August 30, 2017 at 3:11 pm EDT | by Mariah Cooper
BOOMscat brings the boom to Honey Groove
BOOMscat, gay news, Washington Blade

BOOMscat is BOOM aka Asha Santee, on right, and scat, aka Jennifer Patience Rowe. (Photo courtesy the band)

“Queer baby-making music” isn’t a genre that can be found on Pandora or Spotify. but D.C.-based duo BOOMscat has got it covered.

The duo consists of BOOM, aka Asha Santee, keyboardist/drummer/producer, and scat, aka Jennifer Patience Rowe, vocalist/songwriter. The pair, who both identify as queer, met by chance at a show when Santee played drums behind Rowe’s poetry. They clicked and soon BOOMscat was born in 2012.

Their day jobs consist of a full-time artist for Santee and a salon owner in Silver Spring, Md., for Rowe but during their off hours they play shows throughout the city. Besides “queer baby-making music” they call their style “peace and body rolls.”

“It’s really peaceful, laid back but it also makes you wanna do a body roll. It’s R&B, Neo-Soul-type music,” Rowe says.

The duo has released three projects including its “No Life Jacket EP,” which reached No. 18 on the iTunes R&B album charts. They have performed at SXSW in Austin and embarked on a “Peace & Body Roll Tour” in Chicago. Their fourth album “Kinetic” will be released this year.

BOOMscat performs at Honey Groove alongside big name artists such as Big Freedia and local musicians like Be Steadwell and the CooLots.

The community is tight-knit in D.C. for queer artists of color, according to Santee and Rowe. So it was a no-brainer when they were asked to be a part of the festival.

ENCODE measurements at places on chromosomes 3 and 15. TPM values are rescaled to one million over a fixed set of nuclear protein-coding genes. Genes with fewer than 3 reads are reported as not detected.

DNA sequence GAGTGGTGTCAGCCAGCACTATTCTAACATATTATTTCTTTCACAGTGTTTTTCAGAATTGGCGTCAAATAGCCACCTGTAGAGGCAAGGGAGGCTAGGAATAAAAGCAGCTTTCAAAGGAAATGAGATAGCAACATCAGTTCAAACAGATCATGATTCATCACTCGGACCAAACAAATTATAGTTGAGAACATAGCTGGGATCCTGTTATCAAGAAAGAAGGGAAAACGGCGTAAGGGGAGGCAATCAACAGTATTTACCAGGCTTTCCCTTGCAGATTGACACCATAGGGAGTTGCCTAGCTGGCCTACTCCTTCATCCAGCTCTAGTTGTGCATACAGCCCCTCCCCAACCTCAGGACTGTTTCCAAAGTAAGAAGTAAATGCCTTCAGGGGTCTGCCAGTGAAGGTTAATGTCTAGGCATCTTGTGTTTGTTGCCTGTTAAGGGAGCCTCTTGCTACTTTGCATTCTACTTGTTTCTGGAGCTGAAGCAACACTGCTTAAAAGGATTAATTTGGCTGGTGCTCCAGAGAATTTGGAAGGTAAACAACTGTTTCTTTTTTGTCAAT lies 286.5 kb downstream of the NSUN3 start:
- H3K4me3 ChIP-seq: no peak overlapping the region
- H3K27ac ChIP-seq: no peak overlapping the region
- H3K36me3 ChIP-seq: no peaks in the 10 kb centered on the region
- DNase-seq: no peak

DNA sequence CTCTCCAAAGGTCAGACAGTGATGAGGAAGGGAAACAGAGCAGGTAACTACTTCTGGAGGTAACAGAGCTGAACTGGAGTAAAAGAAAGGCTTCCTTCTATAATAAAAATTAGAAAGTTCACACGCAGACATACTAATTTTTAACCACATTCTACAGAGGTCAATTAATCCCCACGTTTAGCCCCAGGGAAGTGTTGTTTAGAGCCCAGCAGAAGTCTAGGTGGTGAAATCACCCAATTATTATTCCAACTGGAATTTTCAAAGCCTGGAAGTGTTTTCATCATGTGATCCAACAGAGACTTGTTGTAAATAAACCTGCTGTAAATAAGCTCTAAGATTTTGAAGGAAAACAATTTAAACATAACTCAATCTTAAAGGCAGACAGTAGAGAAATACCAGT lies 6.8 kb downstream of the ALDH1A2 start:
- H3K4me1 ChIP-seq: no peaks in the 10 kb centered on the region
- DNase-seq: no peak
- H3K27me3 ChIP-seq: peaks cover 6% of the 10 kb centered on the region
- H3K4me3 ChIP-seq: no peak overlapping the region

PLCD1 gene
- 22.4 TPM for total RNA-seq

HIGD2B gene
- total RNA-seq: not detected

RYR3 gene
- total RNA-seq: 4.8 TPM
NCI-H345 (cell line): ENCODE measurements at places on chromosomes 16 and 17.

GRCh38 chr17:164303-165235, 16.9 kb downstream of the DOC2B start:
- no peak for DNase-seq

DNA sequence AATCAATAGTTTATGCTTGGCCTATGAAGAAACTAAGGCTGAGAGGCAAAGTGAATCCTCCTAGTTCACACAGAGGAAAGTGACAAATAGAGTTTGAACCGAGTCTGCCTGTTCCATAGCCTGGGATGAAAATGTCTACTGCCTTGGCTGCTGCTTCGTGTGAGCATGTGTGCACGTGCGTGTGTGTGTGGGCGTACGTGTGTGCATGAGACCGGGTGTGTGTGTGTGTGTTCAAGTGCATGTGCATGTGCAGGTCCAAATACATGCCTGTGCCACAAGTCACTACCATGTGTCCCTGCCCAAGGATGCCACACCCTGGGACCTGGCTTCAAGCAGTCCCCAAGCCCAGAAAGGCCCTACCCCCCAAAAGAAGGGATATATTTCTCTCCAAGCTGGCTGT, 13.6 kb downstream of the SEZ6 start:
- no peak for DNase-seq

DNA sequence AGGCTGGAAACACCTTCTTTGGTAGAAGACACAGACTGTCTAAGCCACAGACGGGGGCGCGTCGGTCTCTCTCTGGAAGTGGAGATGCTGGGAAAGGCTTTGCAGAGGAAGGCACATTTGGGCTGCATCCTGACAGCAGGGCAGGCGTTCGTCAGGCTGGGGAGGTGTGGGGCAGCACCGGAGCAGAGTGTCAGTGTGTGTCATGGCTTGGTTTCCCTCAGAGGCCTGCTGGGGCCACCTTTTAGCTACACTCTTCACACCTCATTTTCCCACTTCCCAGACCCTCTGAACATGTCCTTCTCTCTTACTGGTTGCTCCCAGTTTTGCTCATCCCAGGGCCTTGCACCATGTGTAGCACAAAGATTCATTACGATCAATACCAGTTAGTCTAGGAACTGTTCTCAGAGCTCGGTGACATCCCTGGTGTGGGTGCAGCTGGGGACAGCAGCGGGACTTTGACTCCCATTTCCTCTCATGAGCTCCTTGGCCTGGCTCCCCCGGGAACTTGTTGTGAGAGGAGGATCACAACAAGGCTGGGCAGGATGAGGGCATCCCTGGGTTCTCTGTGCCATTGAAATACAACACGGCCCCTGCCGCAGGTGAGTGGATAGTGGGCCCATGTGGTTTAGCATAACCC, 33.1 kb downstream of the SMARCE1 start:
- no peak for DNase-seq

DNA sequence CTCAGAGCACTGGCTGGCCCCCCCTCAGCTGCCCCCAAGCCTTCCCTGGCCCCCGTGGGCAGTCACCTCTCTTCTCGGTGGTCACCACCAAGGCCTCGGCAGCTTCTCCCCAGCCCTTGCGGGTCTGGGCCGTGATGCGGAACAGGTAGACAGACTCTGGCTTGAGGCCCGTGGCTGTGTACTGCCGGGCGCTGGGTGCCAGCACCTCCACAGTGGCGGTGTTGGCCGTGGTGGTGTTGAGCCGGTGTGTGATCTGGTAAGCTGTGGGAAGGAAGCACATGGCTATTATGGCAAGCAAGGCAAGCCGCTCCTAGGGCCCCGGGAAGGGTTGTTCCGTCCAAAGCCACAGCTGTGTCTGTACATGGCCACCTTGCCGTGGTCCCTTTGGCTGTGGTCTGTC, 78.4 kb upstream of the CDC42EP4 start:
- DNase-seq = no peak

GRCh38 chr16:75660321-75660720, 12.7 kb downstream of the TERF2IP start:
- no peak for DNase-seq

“That’s our family,” Santee says.

A family that doesn’t always feel represented in the mainstream society. That’s where Honey Groove steps in to give D.C. LGBT artists a platform to share their music and their stories.

“D.C. has such a widespread LGBT and queer community across all of those letters,” Santee says. “It sometimes feels like our music isn’t taken as seriously as mainstream. Sometimes it’s not accepted because everybody feels like, ‘Oh, they’re queer so we can’t relate to their music.’ So for us to have our own platform and create our own world, it’s kind of necessary. We’re creating our own mainstream through that.”

Rowe agrees.

“For me, there aren’t a lot of safe spaces for queer folks, especially queer folks of color, to be all of our identifies at one time,” Rowe says. “Honey Groove gives us that opportunity to be everything that we are in all of our magic and be unapologetic in that.”

Rowe likens Honey Groove to Afropunk, an annual music and arts festival in New York, Paris, London and Johannesburg aimed at being a safe space for people of color to enjoy music.

While Honey Groove is more specifically LGBT-focused, the message is similar.

“We are there enjoying music, made by us, people that look like us, that have similar experiences. It’s just a really relatable space that we don’t get to have often. Honey Groove is a space where folks can come. It’s a mecca, it’s a home, it’s a safe space,” Rowe says.

BOOMscat’s music is available for streaming on iTunes, SoundCloud and Bandcamp.

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